3. Take the duck out and remove it from its packaging, allowing any liquid from the duck and inside of its cavity to drain out.
Rendered duck fat is liquid gold and can be saved after roasting and used as a cooking oil that will add massive flavor to dishes.
4. Remove any contents from the cavity. (The neck and heart are perfect for stock, while the liver can be sautéed in butter with just a bit of salt and pepper for an amazing, healthy snack.)
5. Place the duck on the rack; you can pat it dry if desired, and place the rack in the refrigerator, uncovered until the following day.
6. The next day, remove your duck from the fridge and allow it to come to room temperature for about one hour.
7. Preheat your oven to 300 degrees.
8. When ready to roast, use a very sharp knife to score the skin in a crisscross pattern, but be careful not to cut through to the flesh. Also, use the knife to poke through the skin in the fattier parts of the bird, such as around the thighs.
Scoring the duck on both sides will open the fat underneath and allow the fat to start coming out as it roasts.
9. Clip off the wing tips.
10. Season the duck liberally with salt, inside and out, and then stuff the cavity with a quartered lemon, thyme and sage.
11. With a butcher’s twine, truss the legs together to form a partial seal around the cavity.
12. Place the duck, breast-side up, into a heavy gauge stainless steel roasting pan, and then into the oven.
13. Set your timer for one hour.
14. Remove your duck from the oven and set the oven temperature to 350 degrees.
15. Flip the duck over to be breast-side down and place back into the oven, also setting the timer for another hour.
16. At the two-hour mark, remove the duck from the oven again, and flip the bird back to being breast-side up.
17. Place back into the oven for one final hour.
Place aluminum foil lightly over the pan and allow the duck to rest.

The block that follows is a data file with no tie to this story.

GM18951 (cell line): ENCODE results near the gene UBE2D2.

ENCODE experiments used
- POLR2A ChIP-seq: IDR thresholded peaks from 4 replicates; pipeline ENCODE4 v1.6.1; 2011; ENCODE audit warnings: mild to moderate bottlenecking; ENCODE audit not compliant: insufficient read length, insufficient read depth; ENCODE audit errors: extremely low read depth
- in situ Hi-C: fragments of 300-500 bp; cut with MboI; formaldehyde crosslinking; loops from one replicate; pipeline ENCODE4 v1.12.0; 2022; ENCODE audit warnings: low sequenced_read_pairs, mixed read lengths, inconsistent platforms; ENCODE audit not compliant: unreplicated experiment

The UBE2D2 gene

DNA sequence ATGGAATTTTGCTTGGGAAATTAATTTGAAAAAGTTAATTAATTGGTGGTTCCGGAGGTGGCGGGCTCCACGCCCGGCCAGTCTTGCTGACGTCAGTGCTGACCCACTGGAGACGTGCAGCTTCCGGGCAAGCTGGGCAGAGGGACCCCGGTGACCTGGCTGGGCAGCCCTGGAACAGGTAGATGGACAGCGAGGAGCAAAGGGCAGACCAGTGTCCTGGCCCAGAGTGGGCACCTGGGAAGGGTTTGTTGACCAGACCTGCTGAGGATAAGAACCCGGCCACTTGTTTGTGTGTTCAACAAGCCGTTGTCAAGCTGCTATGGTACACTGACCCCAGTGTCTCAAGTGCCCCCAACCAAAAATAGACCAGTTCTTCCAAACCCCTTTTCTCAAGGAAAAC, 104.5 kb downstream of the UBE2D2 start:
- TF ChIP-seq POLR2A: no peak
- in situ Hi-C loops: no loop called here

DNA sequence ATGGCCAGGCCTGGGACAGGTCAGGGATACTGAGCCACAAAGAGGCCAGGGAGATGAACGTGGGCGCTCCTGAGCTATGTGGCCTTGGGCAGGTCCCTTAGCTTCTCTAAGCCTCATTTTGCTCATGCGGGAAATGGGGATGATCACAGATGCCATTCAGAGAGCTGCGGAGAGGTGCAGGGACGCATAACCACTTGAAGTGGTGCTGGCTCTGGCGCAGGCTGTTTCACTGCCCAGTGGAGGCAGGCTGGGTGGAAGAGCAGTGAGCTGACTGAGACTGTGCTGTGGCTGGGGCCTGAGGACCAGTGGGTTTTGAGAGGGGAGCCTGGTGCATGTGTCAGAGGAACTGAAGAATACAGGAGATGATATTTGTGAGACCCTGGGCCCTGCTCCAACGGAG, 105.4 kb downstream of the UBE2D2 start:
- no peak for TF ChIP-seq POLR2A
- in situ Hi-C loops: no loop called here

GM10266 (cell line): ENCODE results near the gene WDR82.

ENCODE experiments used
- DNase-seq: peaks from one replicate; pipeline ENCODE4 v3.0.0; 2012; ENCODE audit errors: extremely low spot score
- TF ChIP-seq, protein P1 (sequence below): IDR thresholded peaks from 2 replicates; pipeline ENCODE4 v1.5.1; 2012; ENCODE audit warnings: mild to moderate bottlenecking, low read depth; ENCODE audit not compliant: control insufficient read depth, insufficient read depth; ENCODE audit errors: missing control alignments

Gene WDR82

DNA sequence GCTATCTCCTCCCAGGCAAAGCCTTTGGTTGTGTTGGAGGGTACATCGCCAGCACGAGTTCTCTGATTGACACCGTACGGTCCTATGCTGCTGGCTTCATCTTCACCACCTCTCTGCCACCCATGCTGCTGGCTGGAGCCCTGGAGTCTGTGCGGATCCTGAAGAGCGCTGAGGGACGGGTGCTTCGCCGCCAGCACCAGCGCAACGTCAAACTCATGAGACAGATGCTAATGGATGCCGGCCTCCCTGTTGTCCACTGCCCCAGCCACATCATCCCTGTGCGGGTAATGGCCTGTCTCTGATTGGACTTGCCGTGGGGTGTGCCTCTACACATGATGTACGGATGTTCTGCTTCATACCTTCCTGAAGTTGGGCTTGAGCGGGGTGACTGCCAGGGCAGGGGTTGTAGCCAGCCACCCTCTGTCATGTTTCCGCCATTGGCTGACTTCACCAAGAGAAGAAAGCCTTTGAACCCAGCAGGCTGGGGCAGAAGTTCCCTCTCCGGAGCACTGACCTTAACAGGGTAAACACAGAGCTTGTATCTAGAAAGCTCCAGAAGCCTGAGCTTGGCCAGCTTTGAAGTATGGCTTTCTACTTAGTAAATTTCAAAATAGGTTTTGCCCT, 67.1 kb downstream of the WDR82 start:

18. Once done, pull the duck from the oven and set it aside for a ½ hour to rest. (This is a good time to finish your gravy)
19. When ready, plate your duck on a serving platter with roasted vegetables, sprigs of thyme and slices of orange, with gravy on the side.
Plate the duck and roasted vegetables on a platter and garnish with orange slices and sprigs of thyme.
The Orange Gravy:
(It’s important to make your roux early enough for it to cool entirely before completing the gravy.)
1. To make a roux, use a small sauté pan over medium heat.
2. With a whisk in hand, add the butter to the pan and allow the water to cook out.
A roux is a classic French preparation that will naturally thicken the gravy.
3. Next add the flour and begin whisking the mixture together. You’re looking to whisk out any chunks of flour.
4. This is a quick process; you’re looking for a toasty smell and tan color.
5. Immediately remove the roux from the pan into a cool bowl and set aside.
The sage will not be used in the final mix, so using uncut sage lets the flavor infuse into the sauce and allows for easy removal.
6. In a clean sauté pan over a medium-high flame, add white wine and reduce.
7. Next add the sugar and whisk to combine.
8. Now add chicken stock and the juice of one whole orange. Bring the heat to high and allow the sauce to reduce by half.
9. Reduce heat to low and add your sage; allow it to simmer in the sauce for a minute or two, then remove the sage and turn off the heat.
Part of the thickening power of a roux comes from the act of adding the cold roux to a hot liquid.
10. Whisk in the roux to form a consistent sauce.